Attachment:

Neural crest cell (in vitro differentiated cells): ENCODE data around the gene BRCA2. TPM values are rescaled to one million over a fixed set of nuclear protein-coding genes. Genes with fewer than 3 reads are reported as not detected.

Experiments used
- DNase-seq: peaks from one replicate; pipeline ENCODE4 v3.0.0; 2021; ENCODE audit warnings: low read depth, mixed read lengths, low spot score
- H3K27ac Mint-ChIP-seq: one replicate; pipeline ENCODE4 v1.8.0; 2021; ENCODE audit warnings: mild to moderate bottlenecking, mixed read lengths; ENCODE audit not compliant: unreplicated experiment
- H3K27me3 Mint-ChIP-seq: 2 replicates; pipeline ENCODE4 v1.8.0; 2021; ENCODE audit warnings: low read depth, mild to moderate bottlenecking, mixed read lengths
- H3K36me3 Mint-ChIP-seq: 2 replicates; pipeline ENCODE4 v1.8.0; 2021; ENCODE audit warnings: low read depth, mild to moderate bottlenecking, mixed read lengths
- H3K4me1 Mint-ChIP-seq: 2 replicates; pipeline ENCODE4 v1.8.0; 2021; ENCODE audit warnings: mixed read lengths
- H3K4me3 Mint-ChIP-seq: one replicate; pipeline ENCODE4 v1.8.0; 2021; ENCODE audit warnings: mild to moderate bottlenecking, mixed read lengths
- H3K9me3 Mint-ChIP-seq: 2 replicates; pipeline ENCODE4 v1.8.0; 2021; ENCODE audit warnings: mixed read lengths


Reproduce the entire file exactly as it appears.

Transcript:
Neural crest cell (in vitro differentiated cells): ENCODE data around the gene BRCA2. TPM values are rescaled to one million over a fixed set of nuclear protein-coding genes. Genes with fewer than 3 reads are reported as not detected.

Experiments used
- DNase-seq: peaks from one replicate; pipeline ENCODE4 v3.0.0; 2021; ENCODE audit warnings: low read depth, mixed read lengths, low spot score
- H3K27ac Mint-ChIP-seq: one replicate; pipeline ENCODE4 v1.8.0; 2021; ENCODE audit warnings: mild to moderate bottlenecking, mixed read lengths; ENCODE audit not compliant: unreplicated experiment
- H3K27me3 Mint-ChIP-seq: 2 replicates; pipeline ENCODE4 v1.8.0; 2021; ENCODE audit warnings: low read depth, mild to moderate bottlenecking, mixed read lengths
- H3K36me3 Mint-ChIP-seq: 2 replicates; pipeline ENCODE4 v1.8.0; 2021; ENCODE audit warnings: low read depth, mild to moderate bottlenecking, mixed read lengths
- H3K4me1 Mint-ChIP-seq: 2 replicates; pipeline ENCODE4 v1.8.0; 2021; ENCODE audit warnings: mixed read lengths
- H3K4me3 Mint-ChIP-seq: one replicate; pipeline ENCODE4 v1.8.0; 2021; ENCODE audit warnings: mild to moderate bottlenecking, mixed read lengths
- H3K9me3 Mint-ChIP-seq: 2 replicates; pipeline ENCODE4 v1.8.0; 2021; ENCODE audit warnings: mixed read lengths